Singapore's suicide law not blind adherence to past

Posed photo of a depressed person.
Posed photo of a depressed person.PHOTO: ST FILE

The discussion on criminalising attempted suicide was a discussion of how a democratic state like Singapore, through its laws, signals the importance of life, which is crucial.

We should, therefore, be very careful when raising points, regardless of which side we are supporting.

I am thus deeply concerned by points raised by ST Forum contributor Dennis Chan Hoi Yim (Criminalisation of suicide is archaic, May 14) because his arguments contained two critical fallacies.

Mr Chan, despite bringing up factual and scientific research to prove that the number of suicides increased after decriminalisation, chose to give more weight to a speculative point than the concrete findings from the research. He inevitably fell into the confirmation bias trap of believing what he wants to believe despite concrete evidence that suggest otherwise.

His suggestion that the support of criminalisation of attempted suicides must be undemocratic, feudalistic and colonialistic is a false dichotomy.

Many who disagreed with the decriminalisation of attempted suicides did so notwithstanding English common law.

They did so because they strongly believe in the objective value and preciousness of human life.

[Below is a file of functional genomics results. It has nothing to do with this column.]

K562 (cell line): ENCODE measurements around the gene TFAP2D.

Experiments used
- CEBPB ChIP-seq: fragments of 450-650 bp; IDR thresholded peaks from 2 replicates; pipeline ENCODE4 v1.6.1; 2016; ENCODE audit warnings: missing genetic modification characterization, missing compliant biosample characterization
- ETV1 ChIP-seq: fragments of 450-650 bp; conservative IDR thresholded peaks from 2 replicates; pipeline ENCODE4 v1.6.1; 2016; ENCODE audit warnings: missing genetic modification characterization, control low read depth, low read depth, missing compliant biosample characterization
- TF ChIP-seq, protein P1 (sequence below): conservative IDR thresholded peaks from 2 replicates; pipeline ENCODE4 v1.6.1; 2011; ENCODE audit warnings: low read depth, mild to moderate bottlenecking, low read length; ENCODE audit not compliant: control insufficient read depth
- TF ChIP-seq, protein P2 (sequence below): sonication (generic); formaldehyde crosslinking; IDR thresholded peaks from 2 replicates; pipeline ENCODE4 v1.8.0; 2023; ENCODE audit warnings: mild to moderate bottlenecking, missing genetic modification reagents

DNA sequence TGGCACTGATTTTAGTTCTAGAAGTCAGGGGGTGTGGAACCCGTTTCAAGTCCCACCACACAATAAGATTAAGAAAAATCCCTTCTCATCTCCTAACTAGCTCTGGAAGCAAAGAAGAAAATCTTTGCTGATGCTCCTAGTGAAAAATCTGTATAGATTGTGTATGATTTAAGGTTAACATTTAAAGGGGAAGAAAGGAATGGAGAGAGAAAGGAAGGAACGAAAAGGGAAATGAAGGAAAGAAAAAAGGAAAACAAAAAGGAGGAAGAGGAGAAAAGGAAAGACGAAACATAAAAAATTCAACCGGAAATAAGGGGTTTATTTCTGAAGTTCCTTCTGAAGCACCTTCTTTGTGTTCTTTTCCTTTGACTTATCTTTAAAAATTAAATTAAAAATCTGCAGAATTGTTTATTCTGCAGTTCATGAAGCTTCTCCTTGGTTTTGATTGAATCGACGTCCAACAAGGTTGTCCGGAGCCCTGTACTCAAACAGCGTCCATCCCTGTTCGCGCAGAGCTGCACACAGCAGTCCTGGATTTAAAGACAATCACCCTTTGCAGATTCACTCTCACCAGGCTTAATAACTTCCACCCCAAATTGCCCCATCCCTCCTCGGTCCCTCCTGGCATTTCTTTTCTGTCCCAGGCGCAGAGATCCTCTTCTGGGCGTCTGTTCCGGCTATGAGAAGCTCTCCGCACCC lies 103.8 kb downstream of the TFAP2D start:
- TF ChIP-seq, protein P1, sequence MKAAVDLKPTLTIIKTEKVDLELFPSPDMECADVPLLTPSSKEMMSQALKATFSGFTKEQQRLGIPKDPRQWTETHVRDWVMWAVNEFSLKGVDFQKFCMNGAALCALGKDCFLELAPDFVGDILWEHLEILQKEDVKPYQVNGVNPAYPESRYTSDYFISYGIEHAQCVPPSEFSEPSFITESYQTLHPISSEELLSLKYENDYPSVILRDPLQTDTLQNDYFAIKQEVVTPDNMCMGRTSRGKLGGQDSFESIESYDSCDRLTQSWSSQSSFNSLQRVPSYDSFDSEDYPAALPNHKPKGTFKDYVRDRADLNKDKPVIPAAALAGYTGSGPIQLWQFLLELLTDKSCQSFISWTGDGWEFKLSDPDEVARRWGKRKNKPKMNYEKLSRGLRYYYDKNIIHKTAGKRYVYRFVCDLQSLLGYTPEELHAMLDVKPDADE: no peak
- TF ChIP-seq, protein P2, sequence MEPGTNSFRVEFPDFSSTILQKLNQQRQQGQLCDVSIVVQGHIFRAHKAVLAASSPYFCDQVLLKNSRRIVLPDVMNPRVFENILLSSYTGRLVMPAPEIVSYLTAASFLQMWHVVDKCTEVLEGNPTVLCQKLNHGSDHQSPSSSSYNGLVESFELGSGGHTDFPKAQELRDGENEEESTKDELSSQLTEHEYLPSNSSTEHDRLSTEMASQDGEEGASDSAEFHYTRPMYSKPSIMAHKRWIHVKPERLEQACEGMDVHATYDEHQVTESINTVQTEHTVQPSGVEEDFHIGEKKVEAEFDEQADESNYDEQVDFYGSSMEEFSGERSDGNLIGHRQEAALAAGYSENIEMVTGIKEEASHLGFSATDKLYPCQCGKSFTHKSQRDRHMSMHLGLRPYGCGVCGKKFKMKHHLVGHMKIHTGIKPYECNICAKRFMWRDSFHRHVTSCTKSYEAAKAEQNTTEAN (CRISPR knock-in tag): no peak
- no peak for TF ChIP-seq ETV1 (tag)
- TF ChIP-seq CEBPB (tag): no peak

Also, due to our history, it is not surprising that many of the laws in Singapore, including those that are widely accepted, were inherited from English common law.

The retention of these laws till today in Singapore's Penal Code is not because of a blind following of the English common law, but through a democratic process of deliberation over the years in the Singapore Parliament.

It is unfair to claim that just because a law originates in English common law, it implies that we are undemocratic and have not moved on from our colonial past.

One thing that Mr Chan did point out correctly is that the issue of suicide is a complex social and psychological one. There are many ways in which the state and society must support a person who attempted suicide, as well as his family. We must extend the proper support and remove the stigma attached to persons who attempted or have the inclination to attempt suicide.

Leong Chun Keong

A version of this article appeared in the print edition of The Straits Times on May 23, 2019, with the headline 'Singapore's suicide law not blind adherence to past'. Print Edition | Subscribe